In sum, it is far from clear that one of the financial linchpins of this plan – forcing healthy young adults to buy insurance to expand the pool with the elderly and ill – will bring about the desired results.
The Inevitable Growth in Spending on Entitlements: Finally, by this point in our national political and economic history, do we really need any more evidence that new spending programs nearly always end up costing far more than we were promised at the start? Reason has a fun two-minute video, which describes some of the gimmicks the Democrats have used to portray the health care legislation as a deficit-reduction measure and highlighting Congress’s poor track record in projecting the actual costs of new health care programs. The actual expenditures on Medicare in its first quarter century proved to be nearly ten times higher than predicted when the legislation was enacted.
Fantasies About Economic Forecasts
Having allowed this post to become nearly as bloated as President Obama’s budget, I’ll only briefly highlight the further flights of fantasy behind the new health care legislation in the way of rosy economic predictions. For this new health care spending program to remain under control and for new revenues to come in as anticipated, we must assume that the new legislation has little or no negative effect on the economy. Without taking into account the impact of the new entitlement program, the CBO optimistically predicts that unemployment will be cut in half by 2014 (which is the same year that many of the health care legislation provisions take effect).
But those sunny economic forecasts are likely to be frustrated with new burdens placed on employers who will now be required to offer health insurance that meets certain guidelines, upward pressures on health insurance premiums that will be created by greater demand and more regulation, and the higher taxes that will be imposed on investments. The picture isn’t pretty.
As but the first of many such examples to come, President Obama featured Caterpillar Tractor as a model case for the Democrats’ huge economic stimulus package at work, claiming the infusion of federal dollars into the economy would prompt companies like Caterpillar to hire back workers who had been laid-off during the recession. But now, with President Obama’s health care legislation, Caterpillar estimates the company will have to pay an additional $100 million in insurance premiums, meaning further lay-offs may be around the corner. “In our fragile economy,” Caterpillar’s vice president wrote to Congress, “we can ill-afford cost increases that place us at a disadvantage versus global competitors that are not similarly burdened.”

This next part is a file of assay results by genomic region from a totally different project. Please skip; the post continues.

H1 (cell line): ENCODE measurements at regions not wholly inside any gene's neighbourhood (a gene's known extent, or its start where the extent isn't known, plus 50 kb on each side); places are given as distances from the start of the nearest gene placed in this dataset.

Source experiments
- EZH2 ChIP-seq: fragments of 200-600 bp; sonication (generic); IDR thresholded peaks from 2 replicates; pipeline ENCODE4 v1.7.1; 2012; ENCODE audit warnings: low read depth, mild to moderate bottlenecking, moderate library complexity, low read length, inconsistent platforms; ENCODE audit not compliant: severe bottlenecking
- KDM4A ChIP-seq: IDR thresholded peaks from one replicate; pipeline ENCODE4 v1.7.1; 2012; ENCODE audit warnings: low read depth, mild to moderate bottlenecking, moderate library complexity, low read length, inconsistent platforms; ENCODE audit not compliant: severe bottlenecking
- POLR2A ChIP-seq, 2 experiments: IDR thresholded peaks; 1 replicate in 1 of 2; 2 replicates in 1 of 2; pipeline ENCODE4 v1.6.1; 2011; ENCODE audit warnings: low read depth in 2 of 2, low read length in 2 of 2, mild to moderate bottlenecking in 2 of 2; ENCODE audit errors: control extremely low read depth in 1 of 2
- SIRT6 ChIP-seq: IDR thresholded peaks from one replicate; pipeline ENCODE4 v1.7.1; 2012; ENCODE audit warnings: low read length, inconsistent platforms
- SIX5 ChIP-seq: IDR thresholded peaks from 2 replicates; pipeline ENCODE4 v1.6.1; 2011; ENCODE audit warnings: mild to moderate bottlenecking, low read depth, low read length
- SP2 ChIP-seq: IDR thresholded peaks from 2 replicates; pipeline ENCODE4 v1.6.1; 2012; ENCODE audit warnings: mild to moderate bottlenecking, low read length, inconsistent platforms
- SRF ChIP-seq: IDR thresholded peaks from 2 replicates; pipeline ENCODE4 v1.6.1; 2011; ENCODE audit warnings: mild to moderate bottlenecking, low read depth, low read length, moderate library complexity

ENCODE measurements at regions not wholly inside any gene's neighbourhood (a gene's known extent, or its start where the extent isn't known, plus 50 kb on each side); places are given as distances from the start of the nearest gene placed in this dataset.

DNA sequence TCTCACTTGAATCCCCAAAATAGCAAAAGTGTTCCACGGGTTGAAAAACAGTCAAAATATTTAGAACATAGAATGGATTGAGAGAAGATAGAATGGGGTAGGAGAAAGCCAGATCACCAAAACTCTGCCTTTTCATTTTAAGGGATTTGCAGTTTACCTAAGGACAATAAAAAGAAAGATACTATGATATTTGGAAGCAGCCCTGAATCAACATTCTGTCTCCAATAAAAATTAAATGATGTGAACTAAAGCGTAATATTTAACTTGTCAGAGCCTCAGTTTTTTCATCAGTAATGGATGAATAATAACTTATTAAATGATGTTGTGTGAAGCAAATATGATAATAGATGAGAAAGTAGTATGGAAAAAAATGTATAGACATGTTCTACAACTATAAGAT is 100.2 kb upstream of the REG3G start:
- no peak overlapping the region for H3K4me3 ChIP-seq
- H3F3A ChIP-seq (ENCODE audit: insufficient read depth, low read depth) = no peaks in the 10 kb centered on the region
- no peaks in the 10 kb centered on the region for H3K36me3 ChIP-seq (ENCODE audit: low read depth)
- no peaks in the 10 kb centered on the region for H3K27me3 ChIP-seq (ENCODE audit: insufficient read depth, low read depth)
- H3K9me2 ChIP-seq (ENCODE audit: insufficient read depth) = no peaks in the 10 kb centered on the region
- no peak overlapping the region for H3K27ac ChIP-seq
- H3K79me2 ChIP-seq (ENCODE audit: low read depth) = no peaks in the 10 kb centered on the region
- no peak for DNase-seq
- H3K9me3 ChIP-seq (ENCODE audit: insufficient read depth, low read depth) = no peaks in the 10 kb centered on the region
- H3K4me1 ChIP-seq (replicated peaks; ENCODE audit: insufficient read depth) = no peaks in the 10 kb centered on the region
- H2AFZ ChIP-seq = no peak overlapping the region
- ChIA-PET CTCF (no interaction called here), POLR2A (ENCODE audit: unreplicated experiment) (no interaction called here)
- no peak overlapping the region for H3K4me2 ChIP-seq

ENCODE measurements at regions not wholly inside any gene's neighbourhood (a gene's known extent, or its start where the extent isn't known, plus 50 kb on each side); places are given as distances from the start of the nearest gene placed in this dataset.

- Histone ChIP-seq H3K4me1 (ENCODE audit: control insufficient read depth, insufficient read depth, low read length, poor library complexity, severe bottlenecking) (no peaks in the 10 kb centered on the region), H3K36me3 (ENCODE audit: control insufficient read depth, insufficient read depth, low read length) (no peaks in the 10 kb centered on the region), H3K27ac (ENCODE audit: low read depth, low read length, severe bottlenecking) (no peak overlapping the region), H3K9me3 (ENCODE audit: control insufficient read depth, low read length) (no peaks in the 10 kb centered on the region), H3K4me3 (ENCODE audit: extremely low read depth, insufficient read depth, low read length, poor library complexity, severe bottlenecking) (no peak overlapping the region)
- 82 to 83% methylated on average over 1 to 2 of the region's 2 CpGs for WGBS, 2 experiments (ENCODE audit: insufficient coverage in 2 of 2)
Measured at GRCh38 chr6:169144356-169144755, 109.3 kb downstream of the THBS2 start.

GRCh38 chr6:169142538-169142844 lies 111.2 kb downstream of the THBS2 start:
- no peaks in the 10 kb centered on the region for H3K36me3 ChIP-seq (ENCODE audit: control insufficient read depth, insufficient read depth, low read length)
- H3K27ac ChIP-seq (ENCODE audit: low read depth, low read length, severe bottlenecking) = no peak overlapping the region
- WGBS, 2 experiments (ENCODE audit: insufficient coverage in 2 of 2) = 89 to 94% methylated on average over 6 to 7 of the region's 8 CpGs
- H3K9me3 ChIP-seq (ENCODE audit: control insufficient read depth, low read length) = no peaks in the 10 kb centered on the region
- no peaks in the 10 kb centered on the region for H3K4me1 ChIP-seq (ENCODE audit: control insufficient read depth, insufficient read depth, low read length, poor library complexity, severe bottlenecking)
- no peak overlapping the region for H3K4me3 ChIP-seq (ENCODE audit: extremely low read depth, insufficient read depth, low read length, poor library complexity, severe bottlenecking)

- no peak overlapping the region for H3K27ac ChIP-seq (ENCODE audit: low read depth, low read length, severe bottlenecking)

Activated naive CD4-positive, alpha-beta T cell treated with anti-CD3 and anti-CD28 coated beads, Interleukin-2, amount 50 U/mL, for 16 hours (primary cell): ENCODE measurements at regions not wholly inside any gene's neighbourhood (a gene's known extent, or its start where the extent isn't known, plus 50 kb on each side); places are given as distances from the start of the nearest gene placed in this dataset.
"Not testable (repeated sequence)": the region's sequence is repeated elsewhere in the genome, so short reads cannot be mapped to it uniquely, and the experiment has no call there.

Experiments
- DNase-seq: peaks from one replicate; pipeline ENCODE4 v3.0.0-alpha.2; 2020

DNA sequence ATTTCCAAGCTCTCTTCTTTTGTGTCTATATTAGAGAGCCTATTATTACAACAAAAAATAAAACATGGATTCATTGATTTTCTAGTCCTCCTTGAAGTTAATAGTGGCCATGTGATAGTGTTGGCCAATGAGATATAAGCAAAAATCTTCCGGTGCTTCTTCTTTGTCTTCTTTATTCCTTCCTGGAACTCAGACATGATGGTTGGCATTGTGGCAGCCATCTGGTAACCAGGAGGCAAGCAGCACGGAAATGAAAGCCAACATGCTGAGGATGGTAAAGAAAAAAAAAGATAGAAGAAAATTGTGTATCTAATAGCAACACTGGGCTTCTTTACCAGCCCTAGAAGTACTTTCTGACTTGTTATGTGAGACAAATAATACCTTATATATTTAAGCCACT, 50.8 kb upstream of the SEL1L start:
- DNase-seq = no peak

As for the assumption that health care costs will fall, even though the bill does next-to-nothing to address that problem (failing to include any tort reform, for example), David Brooks shares my pessimism:
Other nations spend 10 percent or so of their G.D.P. on health care. We spend 17 percent and are predicted to soon spend 20 percent and then 25 percent. This legislation was supposed to end that asphyxiating growth, which will crowd out investments in innovation, education and everything else. It will not.
Keep in mind that President Obama and the Democrats already had quadrupled the federal deficit during their first year in power, even before enacting the new health care spending programs. The combined effect is likely to prove to be a perpetual budget buster and a permanent heavy thumb of government pressing down on the economic scales. If we bankrupt our nation (here and here) and cripple economic prosperity, quality health care for the disadvantaged will remain out of reach. No principle of Catholic social teaching excuses such economic foolishness.
[Tomorrow: The Political Unsustainability of an Unpopular One-Party Scheme]